By Josette Keelor
Photos By: Josh Triggs
You’ve seen the beer commercials:
Refrigerators stocked with lagers and pale ales. Partygoers pulling a frigid brew from a cooler filled with ice. A narrator telling viewers there’s nothing better on a hot day than a beer straight from a polar vortex of crisp Arctic air.
It’s good marketing, said Better Beer Store co-owner Kevin Eckles. It’s also a lie.
“Cold kills flavor,” Eckles said on a recent humid summer day at his family’s Valley Pike store, where he touted the logic behind enjoying a nice, cool room-temperature drink.
It’s the sort of personalized advice he said his customers are looking for at the specialty shop, which sells beer and ciders in bottles, cans, and growlers. It also features a tasting bar with drinks like Founders Sumatra Mountain Brown Ale, Winchester Ciderworks Blackcurrant Cider, Perennial Artisan Ales Suburban Beverage sour beer, and Old Bust Head Caramel Macchiato oatmeal stout.
Cellar temperature is about 55 degrees, and Eckles said that’s the ideal environment for providing a much better flavor for a quality beer like Belgian Special Dark Ale, make by Trappist monks in Europe.
“With this style beer, you’ll get a lot of dark fruit flavor,” he said. And since it’s a process that hasn’t changed much in 500-600 years, he said it’s a good bet the monks know what they’re talking about.
Chilling such beers is a detriment to the consumer, Eckles said, but for a manufacturer trying to sell an inferior product, it can be a win. It helps them hide the fact that their beer isn’t that great to begin with.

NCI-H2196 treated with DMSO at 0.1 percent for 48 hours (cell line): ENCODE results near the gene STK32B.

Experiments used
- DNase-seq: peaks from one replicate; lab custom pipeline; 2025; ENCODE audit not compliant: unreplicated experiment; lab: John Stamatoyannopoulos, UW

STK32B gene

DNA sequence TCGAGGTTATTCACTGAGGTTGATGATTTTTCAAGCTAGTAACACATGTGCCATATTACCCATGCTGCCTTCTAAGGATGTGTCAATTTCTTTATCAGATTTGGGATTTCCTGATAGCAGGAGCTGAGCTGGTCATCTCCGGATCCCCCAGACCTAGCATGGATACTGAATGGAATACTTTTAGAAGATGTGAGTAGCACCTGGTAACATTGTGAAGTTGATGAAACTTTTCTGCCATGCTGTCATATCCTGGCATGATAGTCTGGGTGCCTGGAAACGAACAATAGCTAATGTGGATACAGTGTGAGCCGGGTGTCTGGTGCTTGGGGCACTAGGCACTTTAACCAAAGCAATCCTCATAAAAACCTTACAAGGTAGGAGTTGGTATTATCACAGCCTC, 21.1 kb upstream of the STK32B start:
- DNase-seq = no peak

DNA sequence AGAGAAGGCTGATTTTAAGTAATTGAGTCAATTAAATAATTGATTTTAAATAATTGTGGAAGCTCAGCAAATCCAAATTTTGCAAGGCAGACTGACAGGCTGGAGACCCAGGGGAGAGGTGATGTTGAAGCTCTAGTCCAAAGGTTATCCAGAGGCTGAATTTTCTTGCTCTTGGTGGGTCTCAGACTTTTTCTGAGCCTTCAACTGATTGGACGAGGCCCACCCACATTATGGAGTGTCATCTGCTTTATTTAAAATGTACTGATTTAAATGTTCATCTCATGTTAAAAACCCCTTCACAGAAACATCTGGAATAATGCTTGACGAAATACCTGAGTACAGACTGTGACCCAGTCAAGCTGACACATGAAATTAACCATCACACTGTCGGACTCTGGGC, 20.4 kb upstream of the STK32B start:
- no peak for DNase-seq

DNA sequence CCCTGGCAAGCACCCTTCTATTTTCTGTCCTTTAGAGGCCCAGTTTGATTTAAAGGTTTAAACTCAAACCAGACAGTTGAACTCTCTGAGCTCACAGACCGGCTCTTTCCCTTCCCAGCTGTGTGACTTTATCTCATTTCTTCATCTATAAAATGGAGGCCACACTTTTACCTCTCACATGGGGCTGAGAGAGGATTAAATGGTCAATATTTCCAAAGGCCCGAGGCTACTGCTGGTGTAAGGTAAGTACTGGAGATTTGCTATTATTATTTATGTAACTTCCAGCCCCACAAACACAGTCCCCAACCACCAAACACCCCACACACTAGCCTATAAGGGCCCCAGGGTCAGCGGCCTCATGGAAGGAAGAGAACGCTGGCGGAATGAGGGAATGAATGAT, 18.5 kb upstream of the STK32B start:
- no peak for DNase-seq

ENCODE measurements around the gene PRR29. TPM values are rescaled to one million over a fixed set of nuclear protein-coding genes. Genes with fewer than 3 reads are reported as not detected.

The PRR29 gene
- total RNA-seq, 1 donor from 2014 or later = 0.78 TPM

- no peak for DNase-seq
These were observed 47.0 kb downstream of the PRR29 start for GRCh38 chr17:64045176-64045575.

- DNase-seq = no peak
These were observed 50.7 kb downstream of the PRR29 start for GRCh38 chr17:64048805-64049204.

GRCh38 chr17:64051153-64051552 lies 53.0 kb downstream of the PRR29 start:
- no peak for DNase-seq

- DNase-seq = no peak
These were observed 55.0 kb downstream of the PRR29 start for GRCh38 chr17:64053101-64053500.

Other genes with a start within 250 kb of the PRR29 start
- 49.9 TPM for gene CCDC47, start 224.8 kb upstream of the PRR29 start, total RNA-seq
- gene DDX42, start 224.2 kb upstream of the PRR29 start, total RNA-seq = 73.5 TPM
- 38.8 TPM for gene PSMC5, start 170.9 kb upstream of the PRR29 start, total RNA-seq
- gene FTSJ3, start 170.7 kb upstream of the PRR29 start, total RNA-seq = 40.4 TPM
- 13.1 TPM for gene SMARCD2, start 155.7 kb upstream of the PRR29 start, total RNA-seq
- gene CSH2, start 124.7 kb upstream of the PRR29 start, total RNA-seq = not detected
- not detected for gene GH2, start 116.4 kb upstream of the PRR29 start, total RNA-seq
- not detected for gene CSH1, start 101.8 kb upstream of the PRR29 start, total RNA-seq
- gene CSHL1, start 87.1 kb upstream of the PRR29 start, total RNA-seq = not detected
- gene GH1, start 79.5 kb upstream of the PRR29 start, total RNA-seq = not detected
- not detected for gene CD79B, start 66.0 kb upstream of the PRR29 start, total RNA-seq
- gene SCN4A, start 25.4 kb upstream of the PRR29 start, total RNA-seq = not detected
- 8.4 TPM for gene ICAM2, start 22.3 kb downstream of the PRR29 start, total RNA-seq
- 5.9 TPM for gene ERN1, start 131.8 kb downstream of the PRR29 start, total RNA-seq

That’s not to say you should never refrigerate beers. Pink Lemonade sour ale, for instance, contains live enzymes and needs to be kept cold.
“This is very much a poolside beer,” Eckles said. Like Greek yogurt, he said, “It’s still alive and kicking when in the can.”
But, since many quality beers taste better a few degrees warmer, he said if you choose to keep them in cold storage, be sure to let them sit out for a little before consuming.
If you’re unsure which beers are better at which temperatures, just ask Eckles or his family.
“We want to help people have a better beer-drinking experience,” Eckles said.
“It’s kind of like hamburger versus steak,” he said. “There’s a whole universe of beer-drinkers out there that have only ever tried hamburger.”
Eckles, 43, of Winchester, opened his store at 3349 Valley Pike in Kernstown about four years ago with his father, Gregory; mother, Karen; and wife, Victoria. Though he and his dad discussed the idea for about 15 years, Eckles said the business they have now probably couldn’t have succeeded back then.
The American craft beer industry, which had all but dried out to 70 breweries after Prohibition ended in 1933, has exploded in recent years, growing to about 5,000 nationally. And they’re not just cropping up with the same old products; they’re blossoming with new ideas that no one’s ever seen before, and every day seems to bring something unique and fun.
Even 10 years ago, this sort of demand for craft beer and this level of quality wasn’t here, Eckles recalled.
It’s very much an experimental industry, he said. But, when it comes to quality beer, it’s all about ingredients and process.
Beer traditionally has four base ingredients: water, barley, yeast, and hops. The more ingredients you add—such as rice and corn—the lighter it will taste. But that also makes the recipe more difficult to replicate. And the need for quality ingredients makes it tough for companies to maintain consistency of taste.
“That level of quality control is huge,” Eckles said.
Before opening his family store, Eckles had a career in the pharmaceutical industry. Though he’s mainly focused on retail now, his knowledge of chemicals has helped him in crafting a business that’s largely about educating his customer base on how they might expand their tastes while also protecting themselves from the potential dangers of consuming drinks they might not have experienced before.